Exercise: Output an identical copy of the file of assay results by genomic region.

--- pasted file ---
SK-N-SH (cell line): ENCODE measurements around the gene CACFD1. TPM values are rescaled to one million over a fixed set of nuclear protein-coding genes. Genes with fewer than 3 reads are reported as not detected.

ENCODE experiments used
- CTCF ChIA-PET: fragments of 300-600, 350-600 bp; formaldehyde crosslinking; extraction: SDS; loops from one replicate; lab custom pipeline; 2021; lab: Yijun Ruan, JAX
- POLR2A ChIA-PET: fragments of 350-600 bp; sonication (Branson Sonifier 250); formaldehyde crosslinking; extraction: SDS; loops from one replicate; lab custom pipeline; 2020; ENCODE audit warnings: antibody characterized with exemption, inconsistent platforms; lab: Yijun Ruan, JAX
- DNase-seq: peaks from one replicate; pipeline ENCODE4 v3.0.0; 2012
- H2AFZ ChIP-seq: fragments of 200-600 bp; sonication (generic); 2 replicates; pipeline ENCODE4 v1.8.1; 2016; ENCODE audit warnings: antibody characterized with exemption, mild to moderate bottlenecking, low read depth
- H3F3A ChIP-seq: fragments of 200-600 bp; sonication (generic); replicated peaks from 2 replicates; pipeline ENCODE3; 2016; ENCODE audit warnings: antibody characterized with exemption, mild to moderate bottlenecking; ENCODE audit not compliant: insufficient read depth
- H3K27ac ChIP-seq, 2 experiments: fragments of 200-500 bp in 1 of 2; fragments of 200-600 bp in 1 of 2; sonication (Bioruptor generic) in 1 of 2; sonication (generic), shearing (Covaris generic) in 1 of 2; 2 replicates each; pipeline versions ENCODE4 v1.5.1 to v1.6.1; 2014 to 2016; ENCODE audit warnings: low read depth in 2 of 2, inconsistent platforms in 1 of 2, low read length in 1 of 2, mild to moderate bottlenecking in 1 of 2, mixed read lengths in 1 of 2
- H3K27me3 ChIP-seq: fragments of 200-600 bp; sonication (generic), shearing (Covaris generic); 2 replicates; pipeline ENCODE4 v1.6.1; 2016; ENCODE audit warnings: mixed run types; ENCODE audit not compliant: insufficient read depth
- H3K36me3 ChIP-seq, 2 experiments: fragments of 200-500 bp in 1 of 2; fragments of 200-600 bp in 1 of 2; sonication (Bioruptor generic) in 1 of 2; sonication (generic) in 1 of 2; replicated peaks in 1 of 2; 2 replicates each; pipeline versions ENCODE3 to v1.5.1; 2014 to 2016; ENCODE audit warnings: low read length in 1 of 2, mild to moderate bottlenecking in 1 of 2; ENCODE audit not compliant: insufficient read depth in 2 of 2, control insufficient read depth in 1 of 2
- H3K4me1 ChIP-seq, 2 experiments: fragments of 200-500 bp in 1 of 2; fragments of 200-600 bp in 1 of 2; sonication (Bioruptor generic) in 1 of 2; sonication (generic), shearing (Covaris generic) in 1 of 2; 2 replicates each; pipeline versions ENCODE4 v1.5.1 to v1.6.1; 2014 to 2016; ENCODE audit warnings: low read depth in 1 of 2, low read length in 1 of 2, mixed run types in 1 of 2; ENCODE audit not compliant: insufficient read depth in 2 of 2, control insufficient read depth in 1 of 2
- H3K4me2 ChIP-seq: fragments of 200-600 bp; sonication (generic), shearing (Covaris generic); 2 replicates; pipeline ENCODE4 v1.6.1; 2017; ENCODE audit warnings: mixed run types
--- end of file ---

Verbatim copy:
SK-N-SH (cell line): ENCODE measurements around the gene CACFD1. TPM values are rescaled to one million over a fixed set of nuclear protein-coding genes. Genes with fewer than 3 reads are reported as not detected.

ENCODE experiments used
- CTCF ChIA-PET: fragments of 300-600, 350-600 bp; formaldehyde crosslinking; extraction: SDS; loops from one replicate; lab custom pipeline; 2021; lab: Yijun Ruan, JAX
- POLR2A ChIA-PET: fragments of 350-600 bp; sonication (Branson Sonifier 250); formaldehyde crosslinking; extraction: SDS; loops from one replicate; lab custom pipeline; 2020; ENCODE audit warnings: antibody characterized with exemption, inconsistent platforms; lab: Yijun Ruan, JAX
- DNase-seq: peaks from one replicate; pipeline ENCODE4 v3.0.0; 2012
- H2AFZ ChIP-seq: fragments of 200-600 bp; sonication (generic); 2 replicates; pipeline ENCODE4 v1.8.1; 2016; ENCODE audit warnings: antibody characterized with exemption, mild to moderate bottlenecking, low read depth
- H3F3A ChIP-seq: fragments of 200-600 bp; sonication (generic); replicated peaks from 2 replicates; pipeline ENCODE3; 2016; ENCODE audit warnings: antibody characterized with exemption, mild to moderate bottlenecking; ENCODE audit not compliant: insufficient read depth
- H3K27ac ChIP-seq, 2 experiments: fragments of 200-500 bp in 1 of 2; fragments of 200-600 bp in 1 of 2; sonication (Bioruptor generic) in 1 of 2; sonication (generic), shearing (Covaris generic) in 1 of 2; 2 replicates each; pipeline versions ENCODE4 v1.5.1 to v1.6.1; 2014 to 2016; ENCODE audit warnings: low read depth in 2 of 2, inconsistent platforms in 1 of 2, low read length in 1 of 2, mild to moderate bottlenecking in 1 of 2, mixed read lengths in 1 of 2
- H3K27me3 ChIP-seq: fragments of 200-600 bp; sonication (generic), shearing (Covaris generic); 2 replicates; pipeline ENCODE4 v1.6.1; 2016; ENCODE audit warnings: mixed run types; ENCODE audit not compliant: insufficient read depth
- H3K36me3 ChIP-seq, 2 experiments: fragments of 200-500 bp in 1 of 2; fragments of 200-600 bp in 1 of 2; sonication (Bioruptor generic) in 1 of 2; sonication (generic) in 1 of 2; replicated peaks in 1 of 2; 2 replicates each; pipeline versions ENCODE3 to v1.5.1; 2014 to 2016; ENCODE audit warnings: low read length in 1 of 2, mild to moderate bottlenecking in 1 of 2; ENCODE audit not compliant: insufficient read depth in 2 of 2, control insufficient read depth in 1 of 2
- H3K4me1 ChIP-seq, 2 experiments: fragments of 200-500 bp in 1 of 2; fragments of 200-600 bp in 1 of 2; sonication (Bioruptor generic) in 1 of 2; sonication (generic), shearing (Covaris generic) in 1 of 2; 2 replicates each; pipeline versions ENCODE4 v1.5.1 to v1.6.1; 2014 to 2016; ENCODE audit warnings: low read depth in 1 of 2, low read length in 1 of 2, mixed run types in 1 of 2; ENCODE audit not compliant: insufficient read depth in 2 of 2, control insufficient read depth in 1 of 2
- H3K4me2 ChIP-seq: fragments of 200-600 bp; sonication (generic), shearing (Covaris generic); 2 replicates; pipeline ENCODE4 v1.6.1; 2017; ENCODE audit warnings: mixed run types